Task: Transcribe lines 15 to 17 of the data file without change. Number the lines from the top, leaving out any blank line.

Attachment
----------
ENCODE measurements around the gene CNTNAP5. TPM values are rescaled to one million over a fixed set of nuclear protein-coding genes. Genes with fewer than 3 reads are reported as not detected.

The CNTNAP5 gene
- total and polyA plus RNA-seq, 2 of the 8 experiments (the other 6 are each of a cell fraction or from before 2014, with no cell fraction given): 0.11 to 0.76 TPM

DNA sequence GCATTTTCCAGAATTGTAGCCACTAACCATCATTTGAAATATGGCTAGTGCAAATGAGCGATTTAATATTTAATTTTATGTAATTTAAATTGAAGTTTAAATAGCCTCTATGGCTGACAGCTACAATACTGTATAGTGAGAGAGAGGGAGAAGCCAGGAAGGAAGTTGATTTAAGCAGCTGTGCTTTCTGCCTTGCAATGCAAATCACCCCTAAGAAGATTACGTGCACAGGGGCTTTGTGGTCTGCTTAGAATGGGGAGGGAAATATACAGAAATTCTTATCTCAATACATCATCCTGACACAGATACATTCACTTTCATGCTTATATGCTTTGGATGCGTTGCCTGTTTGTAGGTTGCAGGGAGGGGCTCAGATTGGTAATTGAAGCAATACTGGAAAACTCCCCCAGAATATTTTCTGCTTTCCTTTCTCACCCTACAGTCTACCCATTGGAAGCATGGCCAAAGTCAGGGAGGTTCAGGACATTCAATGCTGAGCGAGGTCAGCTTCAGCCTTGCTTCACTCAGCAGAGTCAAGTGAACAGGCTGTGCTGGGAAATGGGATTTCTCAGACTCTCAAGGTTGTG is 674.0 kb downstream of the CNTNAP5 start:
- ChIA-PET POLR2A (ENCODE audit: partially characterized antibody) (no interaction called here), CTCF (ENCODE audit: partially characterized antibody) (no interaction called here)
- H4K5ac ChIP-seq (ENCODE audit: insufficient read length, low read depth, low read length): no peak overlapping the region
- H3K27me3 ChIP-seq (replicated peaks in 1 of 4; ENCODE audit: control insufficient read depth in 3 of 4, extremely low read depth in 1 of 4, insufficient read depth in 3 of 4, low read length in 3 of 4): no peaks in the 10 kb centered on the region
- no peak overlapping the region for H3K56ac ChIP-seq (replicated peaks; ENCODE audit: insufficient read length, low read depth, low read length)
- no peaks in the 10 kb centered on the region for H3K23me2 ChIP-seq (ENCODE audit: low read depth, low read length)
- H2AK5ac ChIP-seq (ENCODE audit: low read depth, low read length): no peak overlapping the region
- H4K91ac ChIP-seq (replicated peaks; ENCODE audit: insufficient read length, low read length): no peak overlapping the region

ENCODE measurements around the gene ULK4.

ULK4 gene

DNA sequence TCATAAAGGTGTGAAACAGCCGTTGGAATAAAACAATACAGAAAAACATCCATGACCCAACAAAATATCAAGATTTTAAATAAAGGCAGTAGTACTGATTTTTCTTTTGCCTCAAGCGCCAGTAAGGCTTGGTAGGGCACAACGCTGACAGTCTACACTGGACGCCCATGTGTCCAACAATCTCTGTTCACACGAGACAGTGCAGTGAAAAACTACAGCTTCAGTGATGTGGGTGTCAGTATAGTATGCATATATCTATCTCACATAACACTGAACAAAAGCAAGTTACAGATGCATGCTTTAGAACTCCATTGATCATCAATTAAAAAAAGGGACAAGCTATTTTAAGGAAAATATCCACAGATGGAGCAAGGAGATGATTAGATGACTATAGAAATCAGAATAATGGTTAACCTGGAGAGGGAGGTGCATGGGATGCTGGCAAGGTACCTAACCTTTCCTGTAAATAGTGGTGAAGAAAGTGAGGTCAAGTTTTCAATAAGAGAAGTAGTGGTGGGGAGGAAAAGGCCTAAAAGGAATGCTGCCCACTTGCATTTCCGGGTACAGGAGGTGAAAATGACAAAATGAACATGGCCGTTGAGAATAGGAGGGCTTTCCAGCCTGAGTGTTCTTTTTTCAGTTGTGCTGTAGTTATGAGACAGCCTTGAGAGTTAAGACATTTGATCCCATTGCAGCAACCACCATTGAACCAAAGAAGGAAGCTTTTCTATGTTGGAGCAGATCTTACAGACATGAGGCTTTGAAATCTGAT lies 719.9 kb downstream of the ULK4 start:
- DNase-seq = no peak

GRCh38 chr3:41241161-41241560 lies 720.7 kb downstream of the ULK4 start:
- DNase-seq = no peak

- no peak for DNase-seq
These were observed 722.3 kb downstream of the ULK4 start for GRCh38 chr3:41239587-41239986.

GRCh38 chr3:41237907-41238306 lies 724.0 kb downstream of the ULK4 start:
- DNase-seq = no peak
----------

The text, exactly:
- DNase-seq = no peak

GRCh38 chr3:41241161-41241560 lies 720.7 kb downstream of the ULK4 start:
- DNase-seq = no peak